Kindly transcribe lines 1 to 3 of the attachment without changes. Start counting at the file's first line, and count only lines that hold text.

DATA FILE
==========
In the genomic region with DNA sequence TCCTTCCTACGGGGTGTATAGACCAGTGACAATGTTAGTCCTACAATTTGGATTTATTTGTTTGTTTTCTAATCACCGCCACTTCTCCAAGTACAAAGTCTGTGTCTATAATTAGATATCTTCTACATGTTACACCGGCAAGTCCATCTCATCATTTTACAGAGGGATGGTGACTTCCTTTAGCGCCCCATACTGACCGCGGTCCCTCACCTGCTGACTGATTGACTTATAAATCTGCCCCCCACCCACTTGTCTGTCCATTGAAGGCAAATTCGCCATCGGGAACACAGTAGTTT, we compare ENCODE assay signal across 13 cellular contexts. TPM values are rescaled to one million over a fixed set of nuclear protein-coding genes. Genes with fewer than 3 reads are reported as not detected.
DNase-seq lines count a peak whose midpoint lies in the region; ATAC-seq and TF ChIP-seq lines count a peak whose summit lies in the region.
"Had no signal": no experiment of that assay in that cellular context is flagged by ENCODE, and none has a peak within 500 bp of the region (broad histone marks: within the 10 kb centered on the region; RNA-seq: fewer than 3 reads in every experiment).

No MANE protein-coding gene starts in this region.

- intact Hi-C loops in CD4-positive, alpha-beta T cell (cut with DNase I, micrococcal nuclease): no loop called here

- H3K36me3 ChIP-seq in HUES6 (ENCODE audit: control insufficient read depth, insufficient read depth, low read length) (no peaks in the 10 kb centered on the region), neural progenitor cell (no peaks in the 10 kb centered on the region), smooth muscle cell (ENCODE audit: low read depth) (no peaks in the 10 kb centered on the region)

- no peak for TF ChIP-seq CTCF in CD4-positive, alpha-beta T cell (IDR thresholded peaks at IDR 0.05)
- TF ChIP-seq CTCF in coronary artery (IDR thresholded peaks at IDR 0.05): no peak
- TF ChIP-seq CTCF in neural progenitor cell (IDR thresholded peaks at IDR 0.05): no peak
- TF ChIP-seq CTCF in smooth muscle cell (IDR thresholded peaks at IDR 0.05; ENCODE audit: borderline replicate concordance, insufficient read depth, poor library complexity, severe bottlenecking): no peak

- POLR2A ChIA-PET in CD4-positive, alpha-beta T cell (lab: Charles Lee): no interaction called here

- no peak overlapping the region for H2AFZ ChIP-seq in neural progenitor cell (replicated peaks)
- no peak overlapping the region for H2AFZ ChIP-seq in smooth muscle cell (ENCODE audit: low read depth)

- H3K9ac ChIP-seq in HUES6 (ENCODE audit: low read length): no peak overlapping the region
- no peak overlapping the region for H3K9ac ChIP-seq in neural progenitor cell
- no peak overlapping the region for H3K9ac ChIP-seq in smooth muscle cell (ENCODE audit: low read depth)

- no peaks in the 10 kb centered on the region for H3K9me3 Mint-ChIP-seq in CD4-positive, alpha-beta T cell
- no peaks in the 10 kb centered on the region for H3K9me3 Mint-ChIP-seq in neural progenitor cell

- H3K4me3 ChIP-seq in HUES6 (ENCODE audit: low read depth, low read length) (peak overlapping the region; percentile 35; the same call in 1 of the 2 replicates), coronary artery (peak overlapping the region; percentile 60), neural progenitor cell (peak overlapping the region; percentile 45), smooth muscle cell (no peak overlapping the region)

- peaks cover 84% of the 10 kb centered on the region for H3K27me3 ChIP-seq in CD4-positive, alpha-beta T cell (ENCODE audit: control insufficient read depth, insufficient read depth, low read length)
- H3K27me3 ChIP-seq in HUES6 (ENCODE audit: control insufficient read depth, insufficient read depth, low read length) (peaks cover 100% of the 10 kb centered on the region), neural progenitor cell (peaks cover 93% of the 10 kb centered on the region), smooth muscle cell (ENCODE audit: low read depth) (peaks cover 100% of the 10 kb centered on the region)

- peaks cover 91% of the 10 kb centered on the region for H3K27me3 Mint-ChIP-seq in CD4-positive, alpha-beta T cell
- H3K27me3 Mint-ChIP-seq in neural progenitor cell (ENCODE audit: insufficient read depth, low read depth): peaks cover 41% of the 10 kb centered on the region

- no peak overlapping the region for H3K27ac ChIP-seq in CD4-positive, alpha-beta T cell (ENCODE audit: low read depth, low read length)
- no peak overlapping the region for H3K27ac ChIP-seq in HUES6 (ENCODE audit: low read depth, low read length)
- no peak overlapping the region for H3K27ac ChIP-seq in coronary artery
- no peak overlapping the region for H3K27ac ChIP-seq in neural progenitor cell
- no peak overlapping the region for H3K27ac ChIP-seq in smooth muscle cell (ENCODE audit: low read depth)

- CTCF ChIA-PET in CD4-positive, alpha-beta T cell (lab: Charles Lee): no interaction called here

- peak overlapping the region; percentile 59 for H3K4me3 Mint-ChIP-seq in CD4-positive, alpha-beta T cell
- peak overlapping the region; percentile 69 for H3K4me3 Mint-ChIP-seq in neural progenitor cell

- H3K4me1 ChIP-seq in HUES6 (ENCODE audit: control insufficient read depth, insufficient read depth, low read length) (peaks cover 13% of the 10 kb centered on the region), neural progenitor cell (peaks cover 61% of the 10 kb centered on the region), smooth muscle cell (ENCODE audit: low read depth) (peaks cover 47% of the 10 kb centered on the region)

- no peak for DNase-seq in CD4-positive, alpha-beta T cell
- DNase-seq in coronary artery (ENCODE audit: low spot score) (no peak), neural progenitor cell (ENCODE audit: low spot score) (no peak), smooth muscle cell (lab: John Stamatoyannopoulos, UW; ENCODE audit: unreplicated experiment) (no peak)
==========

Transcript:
In the genomic region with DNA sequence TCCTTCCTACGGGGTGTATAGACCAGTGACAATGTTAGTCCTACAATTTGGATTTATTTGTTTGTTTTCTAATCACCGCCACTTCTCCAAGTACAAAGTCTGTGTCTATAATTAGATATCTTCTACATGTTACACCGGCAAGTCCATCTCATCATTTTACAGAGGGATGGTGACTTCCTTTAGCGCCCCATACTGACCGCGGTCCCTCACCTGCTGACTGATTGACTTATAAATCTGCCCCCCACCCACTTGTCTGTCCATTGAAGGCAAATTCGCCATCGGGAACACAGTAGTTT, we compare ENCODE assay signal across 13 cellular contexts. TPM values are rescaled to one million over a fixed set of nuclear protein-coding genes. Genes with fewer than 3 reads are reported as not detected.
DNase-seq lines count a peak whose midpoint lies in the region; ATAC-seq and TF ChIP-seq lines count a peak whose summit lies in the region.
"Had no signal": no experiment of that assay in that cellular context is flagged by ENCODE, and none has a peak within 500 bp of the region (broad histone marks: within the 10 kb centered on the region; RNA-seq: fewer than 3 reads in every experiment).